top of page

The Late Bloomers


Many of you know how much I prefer Spring and Summer to Fall and Winter.  Since April the earth started coming alive with color, led by the pear trees and other early bloomers in my neighborhood.  Spring had Sprung, there were many early bloomers this year.  Shortly after the early bloomers came a bunch of other plants, trees, and bushes complimenting the early bloomers in a symphony of beauty also came.  But every year my yard features two late bloomers in my yard—the crepe myrtle and the black-eyed Susan are both “late bloomers.”  It seems we almost need to get to mid-summer until everything in nature reveals itself.  For my taste there is something special about the late bloomers that often wait until the hottest part of summer to bloom.

There are other reasons why I have a special respect for “late bloomers” but that would have me waxing existentially about my own life.  If you come to know my story you will know I had my share of turmoil in childhood and in a good part of my adulthood.  Oh how I could count the ways that I consider myself a late bloomer—and at times like many of us I feel I haven’t bloomed brightly enough.  But when I combine my life journey with my theological understandings I can honestly say what I love about “Grace” is that it gives much tenderness toward the “late bloomers” on this planet.  I once heard a great sermon from my Homiletics Professor in Seminary entitled “Bloom Where You are Planted.”  He was by no means the first preacher to make a go of that phrase in a sermon but it had a profound effect upon my life.  The richness of the sermon has had a sustaining impact when I find myself in soil that challenges my peace and happiness.

The other day while taking notice of some “late blooming” flowers as I took a stroll through Long’s Park it occurred to me yet again that there are corollary themes throughout nature.  And it occurred to me that it is not only important to bloom where one is planted, but also to bloom when the time is right.  I consider myself a late bloomer in many ways.  But I have witnessed a lot of people who shine most brightly when the heat is on.  There are so many biblical examples of people who rose to the occasion and claimed the molten moment at just the right time.  I think of Daniel, David, Ruth, Moses, Rahab, Mary and Joseph, Peter and Paul.  As I study history I also think of the likes of Winston Churchill.  One could argue that during times of peace he was a rather unpopular uninspiring leader, but did he ever bloom when placed in the pressure cooker of World War 2.  While many world leaders were wilting under the heat of the Fuhrer, Churchill set about the task of doing nothing less than saving England.  Maybe we could call him one of the crepe myrtle of God’s garden in the midcentury.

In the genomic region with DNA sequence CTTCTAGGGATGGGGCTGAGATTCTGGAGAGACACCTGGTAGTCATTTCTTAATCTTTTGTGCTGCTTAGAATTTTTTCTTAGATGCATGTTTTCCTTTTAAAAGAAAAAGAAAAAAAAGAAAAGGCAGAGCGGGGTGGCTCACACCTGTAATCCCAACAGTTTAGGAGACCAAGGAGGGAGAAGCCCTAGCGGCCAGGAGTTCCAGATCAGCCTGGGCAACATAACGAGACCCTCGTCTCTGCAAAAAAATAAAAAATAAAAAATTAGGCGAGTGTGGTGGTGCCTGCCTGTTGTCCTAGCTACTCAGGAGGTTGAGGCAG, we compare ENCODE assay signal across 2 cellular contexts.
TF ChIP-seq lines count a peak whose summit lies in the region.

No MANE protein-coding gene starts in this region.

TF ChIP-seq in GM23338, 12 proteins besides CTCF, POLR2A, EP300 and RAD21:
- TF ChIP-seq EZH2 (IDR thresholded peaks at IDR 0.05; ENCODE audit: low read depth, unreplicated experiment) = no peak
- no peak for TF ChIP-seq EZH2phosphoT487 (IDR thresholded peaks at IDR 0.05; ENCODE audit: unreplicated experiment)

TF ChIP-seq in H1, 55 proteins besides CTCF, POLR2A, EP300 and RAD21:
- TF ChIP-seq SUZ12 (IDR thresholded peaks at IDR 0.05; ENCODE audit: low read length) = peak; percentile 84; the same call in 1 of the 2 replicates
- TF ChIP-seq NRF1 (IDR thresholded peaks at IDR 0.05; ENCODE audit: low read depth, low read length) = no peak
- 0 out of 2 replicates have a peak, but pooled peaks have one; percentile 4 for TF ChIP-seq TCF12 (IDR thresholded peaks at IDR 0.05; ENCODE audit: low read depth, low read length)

I draw strength and inspiration from this theme of “late blooming” because for many of us life feels delayed and in some cases in stalemate.  And for others it certainly can feel that life has dealt us a cold hand.  Have your plans been completely frustrated?  Has love or meaning eluded your grasp?  Has clarity taken a hiatus?  Do you feel your dreams and hopes are in neutral?  It may be that if we can concentrate more on blooming where we are planted, living fully in the space we are in—that some unexpected buds of hope beauty and optimism begin to emerge.  We may be surprised by what appear to be unexpected late bloomers.  One of the nicest things about late bloomers is that sometimes they catch us by surprise—but for my money late bloomers are the most welcome and best of all.   He told me to tell you!

bottom of page